GENETIC TECHNOLOGIES LIMITED loses appeal at CAFC; 101 issues resolved in 12(b)(6) motion
Genetic Technologies Limited (“GTG”) brought suit
against Merial L.L.C. (“Merial”) and Bristol-Myers Squibb
(“BMS”) (together, “appellees”). GTG alleged that appellees
had infringed U.S. Patent No. 5,612,179 (“the ’179
patent”), which relates to methods of detecting genetic
variations. The district court granted appellees’ motions
to dismiss for failure to state a claim and entered final
judgment that claims 1–25 and 33–36 of the ’179 patent
are ineligible for patenting under 35 U.S.C. § 101. For
purposes of this appeal, the parties have stipulated that
claim 1 is representative of all of the invalidated claims.
Because we agree that claim 1 is directed to unpatentable
subject matter, we affirm.
This is a 12(b)(6) case
We review de novo the dismissal for failure to state a
claim under Rule 12(b)(6). Content Extraction & Transmission
LLC v. Wells Fargo Bank, Nat’l Ass’n, 776 F.3d
1343, 1346 (Fed. Cir. 2014); Sands v. McCormick, 502
F.3d 263, 267 (3d Cir. 2007). Patent eligibility under
35 U.S.C. § 101 is a question of law that we review de
novo. OIP Techs., Inc. v. Amazon.com, Inc., 788 F.3d
1359, 1362 (Fed. Cir. 2015); Content Extraction, 776 F.3d
We have repeatedly recognized that in many cases it
is possible and proper to determine patent eligibility
under 35 U.S.C. § 101 on a Rule 12(b)(6) motion. See, e.g.,
OIP Techs., 788 F.3d at 1362; Content Extraction, 776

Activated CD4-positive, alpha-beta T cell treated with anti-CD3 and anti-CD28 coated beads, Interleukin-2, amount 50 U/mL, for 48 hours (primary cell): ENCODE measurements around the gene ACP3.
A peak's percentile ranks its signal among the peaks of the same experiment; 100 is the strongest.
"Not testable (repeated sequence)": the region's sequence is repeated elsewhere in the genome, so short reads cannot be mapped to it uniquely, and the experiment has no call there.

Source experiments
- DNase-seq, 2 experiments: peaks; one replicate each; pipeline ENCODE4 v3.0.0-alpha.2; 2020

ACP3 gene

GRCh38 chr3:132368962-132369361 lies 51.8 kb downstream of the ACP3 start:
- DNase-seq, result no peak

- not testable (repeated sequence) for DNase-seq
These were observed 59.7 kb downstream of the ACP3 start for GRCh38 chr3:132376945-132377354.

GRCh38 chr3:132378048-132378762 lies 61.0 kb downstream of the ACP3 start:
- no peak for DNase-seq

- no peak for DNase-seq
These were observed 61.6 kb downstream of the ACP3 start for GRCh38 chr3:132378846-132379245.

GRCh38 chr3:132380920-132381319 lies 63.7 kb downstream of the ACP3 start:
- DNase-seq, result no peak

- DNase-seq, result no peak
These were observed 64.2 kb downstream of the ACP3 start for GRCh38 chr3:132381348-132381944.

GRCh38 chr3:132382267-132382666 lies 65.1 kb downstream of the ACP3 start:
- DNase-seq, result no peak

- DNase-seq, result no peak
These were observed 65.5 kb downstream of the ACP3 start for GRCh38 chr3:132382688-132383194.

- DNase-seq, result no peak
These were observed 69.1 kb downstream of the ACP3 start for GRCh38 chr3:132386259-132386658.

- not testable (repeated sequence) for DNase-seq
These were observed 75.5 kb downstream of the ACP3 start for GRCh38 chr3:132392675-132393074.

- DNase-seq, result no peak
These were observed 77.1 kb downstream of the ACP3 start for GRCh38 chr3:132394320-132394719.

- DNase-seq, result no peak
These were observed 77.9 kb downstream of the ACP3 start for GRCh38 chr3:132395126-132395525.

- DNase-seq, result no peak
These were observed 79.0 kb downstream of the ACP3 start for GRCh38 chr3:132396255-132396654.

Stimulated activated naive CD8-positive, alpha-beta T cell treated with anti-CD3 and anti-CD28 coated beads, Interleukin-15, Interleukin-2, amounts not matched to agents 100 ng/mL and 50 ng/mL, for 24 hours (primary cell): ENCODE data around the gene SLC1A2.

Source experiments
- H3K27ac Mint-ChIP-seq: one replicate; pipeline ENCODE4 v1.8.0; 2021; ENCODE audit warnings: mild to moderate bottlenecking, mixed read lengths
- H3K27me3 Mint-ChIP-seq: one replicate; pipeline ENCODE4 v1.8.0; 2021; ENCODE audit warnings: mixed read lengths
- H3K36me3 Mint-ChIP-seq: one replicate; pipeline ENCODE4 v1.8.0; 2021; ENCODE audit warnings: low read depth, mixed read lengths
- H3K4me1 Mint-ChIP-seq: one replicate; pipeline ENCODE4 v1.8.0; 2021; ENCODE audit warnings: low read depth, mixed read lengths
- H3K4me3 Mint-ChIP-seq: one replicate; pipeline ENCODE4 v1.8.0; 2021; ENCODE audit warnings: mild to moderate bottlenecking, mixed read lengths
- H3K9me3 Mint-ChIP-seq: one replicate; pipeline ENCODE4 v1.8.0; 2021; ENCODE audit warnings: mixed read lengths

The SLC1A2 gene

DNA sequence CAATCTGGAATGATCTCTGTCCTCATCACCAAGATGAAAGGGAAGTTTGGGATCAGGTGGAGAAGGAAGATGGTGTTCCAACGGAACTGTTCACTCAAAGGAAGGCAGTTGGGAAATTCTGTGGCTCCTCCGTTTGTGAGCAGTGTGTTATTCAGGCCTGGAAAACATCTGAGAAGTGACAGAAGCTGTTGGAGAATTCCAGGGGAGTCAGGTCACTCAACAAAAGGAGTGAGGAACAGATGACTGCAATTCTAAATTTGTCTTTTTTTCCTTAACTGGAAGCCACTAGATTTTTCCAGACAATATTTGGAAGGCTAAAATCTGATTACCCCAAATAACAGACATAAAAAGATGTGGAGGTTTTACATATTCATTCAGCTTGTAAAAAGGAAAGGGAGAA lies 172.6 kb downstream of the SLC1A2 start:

F.3d at 1351; buySAFE, Inc. v. Google, Inc., 765 F.3d
1350, 1355 (Fed. Cir. 2014). In many cases, too, evaluation
of a patent claim’s subject matter eligibility under
§ 101 can proceed even before a formal claim construction.
“[C]laim construction is not an inviolable prerequisite to a
validity determination under § 101.” Bancorp Servs.,
L.L.C. v. Sun Life Assurance Co. of Canada (U.S.), 687
F.3d 1266, 1273 (Fed. Cir. 2012); see also Content Extraction,
776 F.3d at 1349. Here, there is no claim construction
dispute relevant to the eligibility issue.
Claim 1 recites a method of detecting an allele of interest
at a multi-allelic locus (i.e., a location on the chromosome
where multiple variations of a particular gene
are known) by amplifying a sequence of non-coding region
DNA known to be linked with the allele and then analyzing
the non-coding region to detect the allele. In somewhat
plainer terms, claim 1 covers a method of detecting
a coding region of a person’s genome by amplifying and
analyzing a linked non-coding region of that person’s
Claim 1 covers any comparison, for any purpose, of
any non-coding region sequence known to be linked with a
coding region allele at a multi-allelic locus. The ’179
patent states that “[t]he method can be used to detect
alleles of genetic loci for any eukaryotic organism,” ’179
patent col. 4 ll. 12–13, and “is generally applicable to
detection of any type of genetic trait,” id. at col. 46 ll. 8–9.
The ’179 patent does not limit its scope to methods of
detecting any particular alleles linked to any particular
non-coding sequences, although the specification does
provide some examples of linked alleles known to be
diagnostic of inherited diseases such as cystic fibrosis and
muscular dystrophy. See generally, ’179 patent col. 43
l. 43–col. 46 l. 6. Claim 1 broadly covers essentially all
applications, via standard experimental techniques, of the
law of linkage disequilibrium to the problem of detecting
coding sequences of DNA.
The product of the method of claim 1 is information
about a patient’s natural genetic makeup—at least one
coding region allele.